One of the officials said that while in Pakistan, Tanweer is believed to have visited a radical religious school run by the banned Sunni Muslim militant group Lashkar-e-Tayyaba (search).
The sprawling school in Muridke, 20 miles north of the eastern city of Lahore, has a reputation for hostility. Journalists who have traveled to the school in the past have been threatened and prevented from entering. Lashkar-e-Tayyaba was banned by Pakistani President Gen. Pervez Musharraf (search) for alleged links to a 2001 attack on India's Parliament.
ABC News, citing unidentified officials, reported that the attacks were connected to an Al Qaeda plot planned two years ago in Lahore, Pakistan. Names on a computer that authorities seized last year from Muhammad Naeem Noor Khan (search), an alleged Pakistani computer expert for Al Qaeda, matched a suspected cell of young Britons of Pakistani origin, most of whom lived near Luton, where the alleged bombers met up on their way to London shortly before last week's blasts, according to the report.
Authorities have now discovered ties between Mohammed Sidique Khan — one of the July 7 bombers — and members of that cell who were arrested last year, ABC said.
In another international development in the inquiry, Jamaica's government said it was investigating a Jamaican-born Briton as one of the bombers.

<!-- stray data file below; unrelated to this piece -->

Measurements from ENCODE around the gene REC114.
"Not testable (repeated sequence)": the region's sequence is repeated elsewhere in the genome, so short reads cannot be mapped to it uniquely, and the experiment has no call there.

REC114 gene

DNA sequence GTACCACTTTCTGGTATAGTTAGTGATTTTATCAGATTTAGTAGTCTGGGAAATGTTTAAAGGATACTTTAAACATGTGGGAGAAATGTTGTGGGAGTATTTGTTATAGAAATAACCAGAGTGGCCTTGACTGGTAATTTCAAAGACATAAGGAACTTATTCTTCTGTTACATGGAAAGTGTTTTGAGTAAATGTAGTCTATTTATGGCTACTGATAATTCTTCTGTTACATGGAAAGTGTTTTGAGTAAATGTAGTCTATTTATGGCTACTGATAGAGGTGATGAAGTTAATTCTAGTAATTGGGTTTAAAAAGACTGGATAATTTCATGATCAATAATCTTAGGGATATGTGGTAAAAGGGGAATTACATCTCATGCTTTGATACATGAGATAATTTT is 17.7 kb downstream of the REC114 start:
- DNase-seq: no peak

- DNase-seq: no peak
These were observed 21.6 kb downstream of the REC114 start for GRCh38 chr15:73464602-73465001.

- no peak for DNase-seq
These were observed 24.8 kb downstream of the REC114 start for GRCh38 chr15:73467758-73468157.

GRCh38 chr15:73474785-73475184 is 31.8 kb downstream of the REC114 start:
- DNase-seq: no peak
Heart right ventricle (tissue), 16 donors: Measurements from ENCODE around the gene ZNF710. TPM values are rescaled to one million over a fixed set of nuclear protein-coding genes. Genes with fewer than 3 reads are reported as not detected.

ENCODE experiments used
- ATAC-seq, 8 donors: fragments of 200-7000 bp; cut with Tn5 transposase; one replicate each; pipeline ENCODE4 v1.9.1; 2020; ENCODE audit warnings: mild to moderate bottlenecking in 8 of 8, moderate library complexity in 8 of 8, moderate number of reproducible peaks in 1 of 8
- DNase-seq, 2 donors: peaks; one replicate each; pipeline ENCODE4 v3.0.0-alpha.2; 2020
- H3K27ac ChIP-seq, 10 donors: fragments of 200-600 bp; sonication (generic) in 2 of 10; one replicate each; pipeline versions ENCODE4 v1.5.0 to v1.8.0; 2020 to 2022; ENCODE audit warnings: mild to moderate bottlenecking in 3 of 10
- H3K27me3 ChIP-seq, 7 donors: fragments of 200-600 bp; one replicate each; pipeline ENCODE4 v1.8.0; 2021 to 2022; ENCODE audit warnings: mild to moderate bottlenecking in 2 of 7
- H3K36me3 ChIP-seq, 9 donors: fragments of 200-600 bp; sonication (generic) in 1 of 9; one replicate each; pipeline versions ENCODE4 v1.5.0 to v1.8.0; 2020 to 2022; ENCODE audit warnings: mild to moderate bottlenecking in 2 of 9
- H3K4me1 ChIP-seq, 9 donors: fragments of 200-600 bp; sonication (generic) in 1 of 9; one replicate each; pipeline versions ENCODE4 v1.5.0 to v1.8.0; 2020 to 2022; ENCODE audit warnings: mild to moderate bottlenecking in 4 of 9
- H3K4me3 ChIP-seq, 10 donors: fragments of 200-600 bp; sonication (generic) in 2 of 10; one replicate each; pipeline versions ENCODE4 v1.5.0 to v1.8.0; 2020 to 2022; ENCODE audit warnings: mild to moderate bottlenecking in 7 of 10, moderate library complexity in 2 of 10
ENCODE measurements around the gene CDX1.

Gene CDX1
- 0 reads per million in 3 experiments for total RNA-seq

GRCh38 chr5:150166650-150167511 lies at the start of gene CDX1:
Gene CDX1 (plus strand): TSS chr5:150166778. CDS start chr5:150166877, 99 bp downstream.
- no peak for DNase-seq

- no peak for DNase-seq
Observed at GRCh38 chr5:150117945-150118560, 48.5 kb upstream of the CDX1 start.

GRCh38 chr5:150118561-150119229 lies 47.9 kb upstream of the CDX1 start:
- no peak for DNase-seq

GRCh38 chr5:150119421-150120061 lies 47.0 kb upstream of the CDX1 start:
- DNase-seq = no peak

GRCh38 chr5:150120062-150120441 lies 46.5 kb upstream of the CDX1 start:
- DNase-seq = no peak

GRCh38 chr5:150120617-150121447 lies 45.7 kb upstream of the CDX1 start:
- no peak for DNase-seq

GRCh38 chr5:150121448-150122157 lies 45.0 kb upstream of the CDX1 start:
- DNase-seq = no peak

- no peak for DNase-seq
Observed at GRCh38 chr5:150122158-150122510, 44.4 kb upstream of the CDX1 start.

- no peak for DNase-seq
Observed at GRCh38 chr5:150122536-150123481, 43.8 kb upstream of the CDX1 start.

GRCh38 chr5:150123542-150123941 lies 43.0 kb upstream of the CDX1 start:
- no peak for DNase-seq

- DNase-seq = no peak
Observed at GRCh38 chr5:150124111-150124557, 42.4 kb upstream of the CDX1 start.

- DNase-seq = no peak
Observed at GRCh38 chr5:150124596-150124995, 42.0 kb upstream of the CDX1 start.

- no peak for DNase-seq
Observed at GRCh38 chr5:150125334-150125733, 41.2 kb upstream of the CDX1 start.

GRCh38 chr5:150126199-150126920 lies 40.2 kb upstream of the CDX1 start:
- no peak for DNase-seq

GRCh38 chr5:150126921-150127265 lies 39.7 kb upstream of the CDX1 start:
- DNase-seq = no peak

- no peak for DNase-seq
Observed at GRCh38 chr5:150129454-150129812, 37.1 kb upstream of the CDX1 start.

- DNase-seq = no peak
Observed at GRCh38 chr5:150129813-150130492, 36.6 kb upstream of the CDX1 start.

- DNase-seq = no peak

At a news conference Thursday, police released closed-circuit TV video showing one of the four bombers — 18-year-old Hasib Hussain — wearing a backpack as he passed through Luton train station north of London on his way to the capital.
Hussain allegedly set off the bomb that killed 14 people aboard the bus. That blast occurred nearly an hour after three London Underground trains blew up, and investigators don't yet know what Hussain did during that hour or when he boarded the bus.
Trying to map out Hussain's movements, police appealed for information from anyone who may have seen him in or around King's Cross station, where the four parted ways. They released a closed-circuit television image showing him wearing a large camping-style backpack as he strode through a train station in Luton.
The men traveled together from Luton to King's Cross just before the blasts, police said.
Police officially identified two of the bombers Thursday — Hussain and Tanweer, whom they say attacked a subway train between Liverpool Street and Aldgate stations.
Both were Britons of Pakistani ancestry, as was 30-year-old Mohammed Sidique Khan. Reports say the fourth attacker was Germaine.
Jamaican Foreign Affairs Ministry spokesman Wilton Dyer said officials were waiting for Britain to confirm the identity of the suspect before they could help in identifying his possible origins in Jamaica.
FOX News' Catherine Herridge, Sky News and The Associated Press contributed to this report.